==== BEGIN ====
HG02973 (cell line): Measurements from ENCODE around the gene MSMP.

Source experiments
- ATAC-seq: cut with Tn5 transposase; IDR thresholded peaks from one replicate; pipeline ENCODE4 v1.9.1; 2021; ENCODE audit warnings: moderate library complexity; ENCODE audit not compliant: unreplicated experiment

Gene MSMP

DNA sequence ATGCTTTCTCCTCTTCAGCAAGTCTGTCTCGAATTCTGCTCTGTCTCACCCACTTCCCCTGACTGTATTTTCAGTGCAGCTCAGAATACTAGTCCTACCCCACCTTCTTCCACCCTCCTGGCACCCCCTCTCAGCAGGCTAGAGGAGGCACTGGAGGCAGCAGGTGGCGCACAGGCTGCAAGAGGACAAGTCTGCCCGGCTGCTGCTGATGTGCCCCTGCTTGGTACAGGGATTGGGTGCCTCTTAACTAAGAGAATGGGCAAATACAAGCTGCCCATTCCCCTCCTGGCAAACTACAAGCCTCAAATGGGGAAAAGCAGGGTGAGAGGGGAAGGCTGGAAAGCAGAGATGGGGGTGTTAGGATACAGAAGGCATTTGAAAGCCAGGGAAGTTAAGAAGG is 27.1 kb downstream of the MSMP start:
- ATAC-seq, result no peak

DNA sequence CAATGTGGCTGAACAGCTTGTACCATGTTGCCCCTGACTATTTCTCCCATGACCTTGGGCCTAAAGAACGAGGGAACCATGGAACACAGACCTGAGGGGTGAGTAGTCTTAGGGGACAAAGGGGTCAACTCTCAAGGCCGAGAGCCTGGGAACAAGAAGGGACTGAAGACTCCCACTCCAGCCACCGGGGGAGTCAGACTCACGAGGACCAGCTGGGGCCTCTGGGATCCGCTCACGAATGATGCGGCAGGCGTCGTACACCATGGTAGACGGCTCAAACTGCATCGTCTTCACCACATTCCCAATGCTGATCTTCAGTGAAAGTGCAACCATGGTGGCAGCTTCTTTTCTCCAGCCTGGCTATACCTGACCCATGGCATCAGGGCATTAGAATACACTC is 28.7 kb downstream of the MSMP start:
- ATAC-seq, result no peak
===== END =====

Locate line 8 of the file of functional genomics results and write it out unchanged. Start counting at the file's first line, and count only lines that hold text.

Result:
- ATAC-seq, result no peak